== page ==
Psychopath with a Heart of Gold
Marveling at so much access to so many, Albert Maysles voiced “highest praise for that, a miracle” that is The Dog. At Harlem’s documentary Maysles Cinema, Allison Berg and Frank Keraudren then responded to questions about the ten years that went into this hilarious, sad, always entertaining hundred minutes.
A mere ten percent of the directors’ original access time was recorded, focusing on subject John Stanley Joseph “The Dog” Wojtowicz; his slow, institutionalized younger brother Tony -- elder Mike is very private and not included -- and their delightful late mother Theresa Basso Wojtowicz, as humorous and only relatively less foul-mouthed and Brooklyn-voiced than her middle son.
When The Dog died in 2006, frighteningly eaten away by cancer before the camera eye, the directors were unsure what direction if any to take. But added archival and current footage flesh out the mother-son love story (in a good sense) and point to other issues as well, not least of which is Brooklyn when it was the world in the 1970s and what it, and the City, has now become.
Dog Day Afternoon deservedly won the screenplay Oscar for its atmospheric portrayal of the media-sensation botched bank robbery three years earlier. Given faulty memory added to The Dog’s lovable but unreliable self-promoting con man, the filmmakers concede that that 1975 Sidney Lumet “based on” is arguably more accurate on the almost improv details within the Chase Manhattan Bank branch, among hostages (two were freed and handed thousands in stolen cash), robbers, cops, Feds and newsmen.
This non-fiction’s interest, however, lies elsewhere, in the larger-than-life persona of its garrulous 5’4” 250-lb. subject, his need for love, the spotlight and sex, and in the early New York context of Gay Liberation. The loss of nine out of ten of his fellow dogfaces during a tour of duty in a Vietnam from which future parents-in-law hoped he would not return, and a claimed homosexual encounter there, may have changed his orientation.
His in-uniform marriage to fellow Chase Manhattan employee Carmen Ann Bifulco -- “wife” is later applied to male and female lovers, legally recognized or not -- produced two children but fell apart in 1969. Interviewed often, in front of two campy Marilyn Monroe porcelains, this first wife does not appear bitter about John’s having begun to frequent Greenwich Village gay haunts, falling in love-at-first-sight with Ernest Aron and marrying him a third of a century before gay marriage ever came to public notice. Personally opposed to a sex-change procedure, he wanted this wife to be happy, and out of love agreed to finance the operation that would change the partner into Elizabeth Debbie Eden. Of two accomplices enlisted for the robbery, one backed out and the other would be killed during the resultant fourteen-hour media circus that rivals any crime caper comedy and predated O.J. Simpson and the white Bronco.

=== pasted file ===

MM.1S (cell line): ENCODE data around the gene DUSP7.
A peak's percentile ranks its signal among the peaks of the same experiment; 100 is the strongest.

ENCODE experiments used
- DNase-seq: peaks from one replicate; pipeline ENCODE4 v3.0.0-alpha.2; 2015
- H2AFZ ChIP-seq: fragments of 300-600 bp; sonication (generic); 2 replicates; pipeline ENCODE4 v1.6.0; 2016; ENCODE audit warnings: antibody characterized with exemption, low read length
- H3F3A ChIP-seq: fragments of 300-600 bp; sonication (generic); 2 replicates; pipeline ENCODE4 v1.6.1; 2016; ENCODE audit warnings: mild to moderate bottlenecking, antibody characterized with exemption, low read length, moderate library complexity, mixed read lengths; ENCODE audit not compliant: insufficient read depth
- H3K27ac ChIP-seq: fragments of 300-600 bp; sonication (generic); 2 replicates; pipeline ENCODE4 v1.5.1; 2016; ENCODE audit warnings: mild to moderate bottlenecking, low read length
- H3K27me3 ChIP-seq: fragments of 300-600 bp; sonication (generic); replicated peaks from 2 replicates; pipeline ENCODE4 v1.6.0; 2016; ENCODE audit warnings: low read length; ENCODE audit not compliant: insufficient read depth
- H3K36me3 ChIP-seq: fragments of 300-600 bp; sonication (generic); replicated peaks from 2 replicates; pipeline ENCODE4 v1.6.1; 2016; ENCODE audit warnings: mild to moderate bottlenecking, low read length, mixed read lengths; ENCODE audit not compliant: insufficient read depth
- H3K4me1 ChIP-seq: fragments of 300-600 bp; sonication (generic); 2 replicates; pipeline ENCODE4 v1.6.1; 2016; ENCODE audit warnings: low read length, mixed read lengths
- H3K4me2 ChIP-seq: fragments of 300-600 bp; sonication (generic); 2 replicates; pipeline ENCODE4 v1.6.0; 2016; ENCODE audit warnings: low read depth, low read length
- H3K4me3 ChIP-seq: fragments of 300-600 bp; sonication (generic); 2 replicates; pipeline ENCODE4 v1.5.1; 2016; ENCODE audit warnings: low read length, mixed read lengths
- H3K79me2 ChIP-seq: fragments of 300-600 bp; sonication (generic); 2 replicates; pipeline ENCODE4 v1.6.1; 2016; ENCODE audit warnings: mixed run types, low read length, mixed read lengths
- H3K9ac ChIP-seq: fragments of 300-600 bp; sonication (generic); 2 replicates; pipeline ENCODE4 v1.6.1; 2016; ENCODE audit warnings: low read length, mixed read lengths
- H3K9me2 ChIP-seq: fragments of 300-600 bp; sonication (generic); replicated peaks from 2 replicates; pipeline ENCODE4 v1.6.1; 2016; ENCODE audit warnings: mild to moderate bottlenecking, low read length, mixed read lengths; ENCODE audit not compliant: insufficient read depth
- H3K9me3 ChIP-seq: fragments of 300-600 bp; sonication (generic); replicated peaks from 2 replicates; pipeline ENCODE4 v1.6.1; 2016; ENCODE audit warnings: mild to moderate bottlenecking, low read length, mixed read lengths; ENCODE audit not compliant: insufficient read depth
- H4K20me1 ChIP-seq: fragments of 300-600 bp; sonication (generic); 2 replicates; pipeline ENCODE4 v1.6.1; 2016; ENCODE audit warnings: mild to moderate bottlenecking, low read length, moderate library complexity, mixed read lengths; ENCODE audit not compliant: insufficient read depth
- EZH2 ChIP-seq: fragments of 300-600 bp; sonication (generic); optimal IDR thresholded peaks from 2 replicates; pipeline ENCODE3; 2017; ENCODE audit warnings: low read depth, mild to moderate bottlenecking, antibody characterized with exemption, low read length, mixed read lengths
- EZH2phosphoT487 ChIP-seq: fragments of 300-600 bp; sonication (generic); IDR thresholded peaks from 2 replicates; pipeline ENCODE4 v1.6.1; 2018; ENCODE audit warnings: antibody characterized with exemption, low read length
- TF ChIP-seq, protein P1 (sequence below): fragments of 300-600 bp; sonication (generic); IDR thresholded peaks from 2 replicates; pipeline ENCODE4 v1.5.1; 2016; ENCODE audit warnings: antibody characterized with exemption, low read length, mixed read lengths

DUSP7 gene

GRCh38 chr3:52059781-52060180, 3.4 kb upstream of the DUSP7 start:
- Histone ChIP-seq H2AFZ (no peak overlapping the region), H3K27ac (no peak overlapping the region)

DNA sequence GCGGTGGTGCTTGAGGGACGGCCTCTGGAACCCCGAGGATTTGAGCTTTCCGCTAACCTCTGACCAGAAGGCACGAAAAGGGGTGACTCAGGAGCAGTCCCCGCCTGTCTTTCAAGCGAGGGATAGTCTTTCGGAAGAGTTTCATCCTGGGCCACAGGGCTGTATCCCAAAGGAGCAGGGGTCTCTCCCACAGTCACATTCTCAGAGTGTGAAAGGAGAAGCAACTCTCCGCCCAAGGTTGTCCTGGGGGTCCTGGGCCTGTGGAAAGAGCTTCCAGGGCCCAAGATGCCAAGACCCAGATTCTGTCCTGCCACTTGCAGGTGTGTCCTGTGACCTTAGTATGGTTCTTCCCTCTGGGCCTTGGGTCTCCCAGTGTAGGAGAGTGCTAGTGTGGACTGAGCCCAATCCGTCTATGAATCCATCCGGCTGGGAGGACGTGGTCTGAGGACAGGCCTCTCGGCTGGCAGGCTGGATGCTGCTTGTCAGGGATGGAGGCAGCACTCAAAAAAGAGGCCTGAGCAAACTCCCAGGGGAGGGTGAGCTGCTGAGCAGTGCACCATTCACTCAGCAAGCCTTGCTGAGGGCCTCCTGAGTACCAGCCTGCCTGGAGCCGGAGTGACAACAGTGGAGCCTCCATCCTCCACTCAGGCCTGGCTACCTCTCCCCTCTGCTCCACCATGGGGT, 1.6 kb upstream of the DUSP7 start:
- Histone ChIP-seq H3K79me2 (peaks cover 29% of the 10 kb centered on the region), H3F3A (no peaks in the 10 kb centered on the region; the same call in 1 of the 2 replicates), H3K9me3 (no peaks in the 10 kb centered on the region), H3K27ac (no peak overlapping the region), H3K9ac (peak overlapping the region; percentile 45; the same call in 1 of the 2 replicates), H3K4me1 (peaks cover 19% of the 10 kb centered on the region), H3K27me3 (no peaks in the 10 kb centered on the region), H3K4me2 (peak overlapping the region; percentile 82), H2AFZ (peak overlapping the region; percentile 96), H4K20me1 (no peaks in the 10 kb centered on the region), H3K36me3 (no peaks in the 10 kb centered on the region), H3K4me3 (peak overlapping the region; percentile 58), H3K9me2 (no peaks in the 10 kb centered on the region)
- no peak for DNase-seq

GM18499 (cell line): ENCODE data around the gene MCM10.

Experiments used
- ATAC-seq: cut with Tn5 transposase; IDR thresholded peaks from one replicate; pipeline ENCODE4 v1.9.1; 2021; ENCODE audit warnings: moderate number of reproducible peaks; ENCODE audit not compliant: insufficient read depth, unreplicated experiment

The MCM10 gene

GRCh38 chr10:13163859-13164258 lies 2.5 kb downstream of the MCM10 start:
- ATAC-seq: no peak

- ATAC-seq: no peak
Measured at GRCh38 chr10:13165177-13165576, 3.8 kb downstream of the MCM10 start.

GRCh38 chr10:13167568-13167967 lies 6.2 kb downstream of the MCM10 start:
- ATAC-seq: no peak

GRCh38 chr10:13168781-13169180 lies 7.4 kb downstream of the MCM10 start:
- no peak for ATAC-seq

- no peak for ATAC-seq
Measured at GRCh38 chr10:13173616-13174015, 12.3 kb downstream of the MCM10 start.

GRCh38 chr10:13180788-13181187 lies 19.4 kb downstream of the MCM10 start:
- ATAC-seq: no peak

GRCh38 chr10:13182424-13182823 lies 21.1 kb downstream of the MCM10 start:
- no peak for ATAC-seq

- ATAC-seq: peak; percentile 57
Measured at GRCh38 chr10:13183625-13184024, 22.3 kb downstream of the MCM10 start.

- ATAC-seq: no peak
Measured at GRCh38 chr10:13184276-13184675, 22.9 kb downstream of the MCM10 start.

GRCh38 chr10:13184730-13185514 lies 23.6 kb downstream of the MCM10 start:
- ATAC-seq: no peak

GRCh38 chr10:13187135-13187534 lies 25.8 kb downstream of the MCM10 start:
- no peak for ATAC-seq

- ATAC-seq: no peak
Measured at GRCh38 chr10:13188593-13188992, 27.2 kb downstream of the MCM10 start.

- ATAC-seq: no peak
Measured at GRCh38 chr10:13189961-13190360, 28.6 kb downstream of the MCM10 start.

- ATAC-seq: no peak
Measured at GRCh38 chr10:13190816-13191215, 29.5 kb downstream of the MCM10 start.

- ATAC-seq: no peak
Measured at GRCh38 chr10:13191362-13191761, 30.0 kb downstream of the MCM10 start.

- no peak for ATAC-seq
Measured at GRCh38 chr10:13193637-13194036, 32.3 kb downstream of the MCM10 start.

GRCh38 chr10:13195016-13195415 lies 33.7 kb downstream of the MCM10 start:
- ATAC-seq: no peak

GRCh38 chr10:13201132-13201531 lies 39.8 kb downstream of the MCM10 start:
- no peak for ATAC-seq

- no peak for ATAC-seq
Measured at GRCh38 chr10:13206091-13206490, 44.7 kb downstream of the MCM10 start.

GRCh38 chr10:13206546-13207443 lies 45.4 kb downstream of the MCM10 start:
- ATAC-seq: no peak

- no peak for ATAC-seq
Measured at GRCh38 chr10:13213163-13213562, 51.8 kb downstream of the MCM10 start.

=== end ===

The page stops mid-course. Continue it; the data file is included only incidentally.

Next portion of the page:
John’s association with the Gay Activist Alliance was opportunistic rather than committed, directed more towards finding bedmates than politics. Manipulative but true to himself -- for instance, addicted to sex but abstaining from alcohol and drugs, he refused chemical treatment for the cancer -- as a naïve underdog prisoner he had a rough go of it at Lewisburg, although there he did meet protector and fourth wife George Heath, a perceptive interviewee in the film. Released after serving five years of a sentenced twenty, the now ex-con was unable to find steady work and was both criticized and applauded for trying to cash in on his fading notoriety.
We see only so much of John The Dog, and as deeply or not, as he wanted. But, whatever parts truth or delusion or braggadocio, this is an irresistible picture of the man, the place and the times.
(Released by Drafthouse Films and not rated by MPAA.)